Fall conference: New England Newspaper & Press Association
Bill Densmore's notes from the fall meeting of the New England Newspaper & Press Association, at the Crowne Plaza Hotel in Natick, Mass.
Oreste D'Arconte, president of the Attleboro Sun Chronicle, and NENPA board chair, introduces. The theme of the conference: The economy. What can newspaper leaders do to cope, adjust and thrive? An assessment of where we stand comes from Amy Mitchell, the deputy director of the Pew Center Project for Excellence in Journalism.
A brief overview of where news are in relation to other sectors in the media.
"The industry is in a worse position than most other sectors."
She shows a chart showing ad revenues in 2010 vs. 2009 -- Local TV up, oneline up, CAble TV up, network TV up, audio and magazines up, but the newspaper down 6.3 percent.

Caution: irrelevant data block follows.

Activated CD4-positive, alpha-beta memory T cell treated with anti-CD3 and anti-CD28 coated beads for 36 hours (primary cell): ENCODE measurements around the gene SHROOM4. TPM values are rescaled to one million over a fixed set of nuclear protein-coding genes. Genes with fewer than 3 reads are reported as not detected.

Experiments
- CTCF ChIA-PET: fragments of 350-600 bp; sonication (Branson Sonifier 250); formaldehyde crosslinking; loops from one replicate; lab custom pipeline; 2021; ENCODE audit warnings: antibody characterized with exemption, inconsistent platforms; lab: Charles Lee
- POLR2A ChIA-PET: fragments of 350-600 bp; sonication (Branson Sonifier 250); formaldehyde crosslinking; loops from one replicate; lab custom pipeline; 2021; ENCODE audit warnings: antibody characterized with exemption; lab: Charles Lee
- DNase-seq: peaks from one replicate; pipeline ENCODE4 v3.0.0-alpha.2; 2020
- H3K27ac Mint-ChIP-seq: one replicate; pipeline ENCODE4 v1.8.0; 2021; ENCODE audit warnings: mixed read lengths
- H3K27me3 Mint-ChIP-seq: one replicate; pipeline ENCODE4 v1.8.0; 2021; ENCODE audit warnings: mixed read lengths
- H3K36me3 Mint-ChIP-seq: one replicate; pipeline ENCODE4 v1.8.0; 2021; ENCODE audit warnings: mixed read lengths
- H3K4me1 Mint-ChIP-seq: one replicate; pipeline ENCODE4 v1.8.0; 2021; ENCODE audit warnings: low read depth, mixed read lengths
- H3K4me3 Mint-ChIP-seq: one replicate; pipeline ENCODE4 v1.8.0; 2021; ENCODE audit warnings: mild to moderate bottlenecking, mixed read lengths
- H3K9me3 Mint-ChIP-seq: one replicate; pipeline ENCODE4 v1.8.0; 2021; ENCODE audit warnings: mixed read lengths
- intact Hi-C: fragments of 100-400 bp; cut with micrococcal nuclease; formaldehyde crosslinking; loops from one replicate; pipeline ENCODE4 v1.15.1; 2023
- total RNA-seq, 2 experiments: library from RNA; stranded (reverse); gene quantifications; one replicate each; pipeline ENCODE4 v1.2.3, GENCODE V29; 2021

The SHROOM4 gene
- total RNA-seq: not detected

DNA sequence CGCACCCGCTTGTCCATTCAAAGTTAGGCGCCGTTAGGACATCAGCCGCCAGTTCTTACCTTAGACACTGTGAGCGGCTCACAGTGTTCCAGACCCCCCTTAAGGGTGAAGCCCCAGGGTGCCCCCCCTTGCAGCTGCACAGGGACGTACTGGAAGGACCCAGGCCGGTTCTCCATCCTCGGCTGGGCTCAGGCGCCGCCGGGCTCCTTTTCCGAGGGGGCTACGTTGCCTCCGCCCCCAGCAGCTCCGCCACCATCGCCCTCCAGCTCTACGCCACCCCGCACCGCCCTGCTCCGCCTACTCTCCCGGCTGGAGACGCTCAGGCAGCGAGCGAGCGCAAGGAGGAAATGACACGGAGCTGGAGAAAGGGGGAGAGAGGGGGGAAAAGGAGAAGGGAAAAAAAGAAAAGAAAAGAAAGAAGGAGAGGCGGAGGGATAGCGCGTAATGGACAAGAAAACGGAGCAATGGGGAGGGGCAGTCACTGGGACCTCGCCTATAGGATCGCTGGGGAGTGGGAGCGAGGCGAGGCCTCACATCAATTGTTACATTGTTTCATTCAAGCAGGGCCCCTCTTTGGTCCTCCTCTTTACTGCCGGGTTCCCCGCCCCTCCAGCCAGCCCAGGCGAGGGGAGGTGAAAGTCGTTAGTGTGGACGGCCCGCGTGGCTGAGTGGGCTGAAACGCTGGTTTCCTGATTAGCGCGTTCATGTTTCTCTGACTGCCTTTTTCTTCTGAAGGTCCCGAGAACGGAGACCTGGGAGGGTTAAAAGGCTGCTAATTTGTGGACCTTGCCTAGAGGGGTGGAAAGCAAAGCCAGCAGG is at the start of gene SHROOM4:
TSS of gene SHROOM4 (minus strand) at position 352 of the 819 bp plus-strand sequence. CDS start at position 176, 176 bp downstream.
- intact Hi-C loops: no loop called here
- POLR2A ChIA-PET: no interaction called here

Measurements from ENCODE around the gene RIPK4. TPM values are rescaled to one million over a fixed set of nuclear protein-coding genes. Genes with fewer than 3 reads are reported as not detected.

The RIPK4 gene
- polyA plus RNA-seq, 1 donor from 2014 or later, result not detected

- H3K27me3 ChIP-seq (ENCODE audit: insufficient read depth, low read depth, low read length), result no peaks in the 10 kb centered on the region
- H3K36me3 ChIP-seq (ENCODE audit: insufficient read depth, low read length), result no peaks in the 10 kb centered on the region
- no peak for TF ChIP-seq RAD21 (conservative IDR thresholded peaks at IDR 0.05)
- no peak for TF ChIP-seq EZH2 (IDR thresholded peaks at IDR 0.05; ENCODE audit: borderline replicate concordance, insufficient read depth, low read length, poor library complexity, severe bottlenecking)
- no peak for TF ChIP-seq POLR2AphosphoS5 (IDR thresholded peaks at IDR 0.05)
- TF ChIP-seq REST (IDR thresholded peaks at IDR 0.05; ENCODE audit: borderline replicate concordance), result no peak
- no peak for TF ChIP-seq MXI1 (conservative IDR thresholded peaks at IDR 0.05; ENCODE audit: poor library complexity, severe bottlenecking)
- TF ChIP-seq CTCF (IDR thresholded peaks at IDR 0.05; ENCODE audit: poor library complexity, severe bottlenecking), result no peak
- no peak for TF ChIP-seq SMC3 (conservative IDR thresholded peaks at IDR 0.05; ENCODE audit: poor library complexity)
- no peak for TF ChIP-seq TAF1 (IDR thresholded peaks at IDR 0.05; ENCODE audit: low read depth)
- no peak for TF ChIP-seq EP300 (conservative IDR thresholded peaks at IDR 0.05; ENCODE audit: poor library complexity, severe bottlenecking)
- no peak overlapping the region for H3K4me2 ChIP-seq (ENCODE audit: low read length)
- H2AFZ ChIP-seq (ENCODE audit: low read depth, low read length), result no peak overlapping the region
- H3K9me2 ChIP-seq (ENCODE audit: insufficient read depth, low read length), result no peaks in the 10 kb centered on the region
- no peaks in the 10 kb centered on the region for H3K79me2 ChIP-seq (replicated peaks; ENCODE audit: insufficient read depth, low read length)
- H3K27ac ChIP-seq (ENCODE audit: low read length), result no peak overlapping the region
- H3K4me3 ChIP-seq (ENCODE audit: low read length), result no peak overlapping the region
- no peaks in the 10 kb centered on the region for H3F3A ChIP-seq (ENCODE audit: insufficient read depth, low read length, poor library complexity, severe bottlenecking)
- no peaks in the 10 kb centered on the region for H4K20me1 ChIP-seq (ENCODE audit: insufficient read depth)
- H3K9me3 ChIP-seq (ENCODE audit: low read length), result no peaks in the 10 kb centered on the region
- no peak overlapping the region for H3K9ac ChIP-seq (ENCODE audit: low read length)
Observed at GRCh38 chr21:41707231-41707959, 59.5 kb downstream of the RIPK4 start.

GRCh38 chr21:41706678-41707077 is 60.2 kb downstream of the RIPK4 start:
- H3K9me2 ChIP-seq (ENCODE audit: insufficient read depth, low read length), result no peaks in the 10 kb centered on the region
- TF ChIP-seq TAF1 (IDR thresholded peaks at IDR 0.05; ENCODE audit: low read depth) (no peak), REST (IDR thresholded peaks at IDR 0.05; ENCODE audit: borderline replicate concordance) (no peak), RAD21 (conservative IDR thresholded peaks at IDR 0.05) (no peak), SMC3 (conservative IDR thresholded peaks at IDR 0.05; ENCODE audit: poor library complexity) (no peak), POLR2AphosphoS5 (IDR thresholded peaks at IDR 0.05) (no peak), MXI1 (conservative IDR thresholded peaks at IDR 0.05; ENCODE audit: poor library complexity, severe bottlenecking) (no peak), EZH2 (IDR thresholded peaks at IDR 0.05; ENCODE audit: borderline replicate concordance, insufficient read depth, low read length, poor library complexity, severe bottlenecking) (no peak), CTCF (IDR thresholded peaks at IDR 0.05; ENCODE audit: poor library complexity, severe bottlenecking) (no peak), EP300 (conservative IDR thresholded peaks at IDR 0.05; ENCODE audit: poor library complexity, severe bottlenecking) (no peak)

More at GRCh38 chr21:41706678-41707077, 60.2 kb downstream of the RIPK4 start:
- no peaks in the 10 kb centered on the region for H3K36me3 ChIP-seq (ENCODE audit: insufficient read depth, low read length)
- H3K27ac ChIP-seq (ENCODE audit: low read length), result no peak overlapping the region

"Most newspapers are still making a profit -- the average is about 5 percent."
"What we are hearing this year is a really heightened sense of confusion, regret, grimness, a sense of loss, and confusion about where to head next -- what should our special and original content be? And some frustration as editors try to keep up with the latest twitter, latest application and still try to do more with less resources."
"We just have to start charging for content, period, there is no more waiting, no more watching."
The years of managing the decline is not over.
The determination that newspapers must come up with the answer doesn't mean they will succeed. She will talk about how PEJ is working to try and help be a facilitator.
The main challenge is the shift in power that is not full appreciated. The biggest issue ahead is not lack of audience or revenue, but that the digital realm in the "news industry is no longer in control of its own future."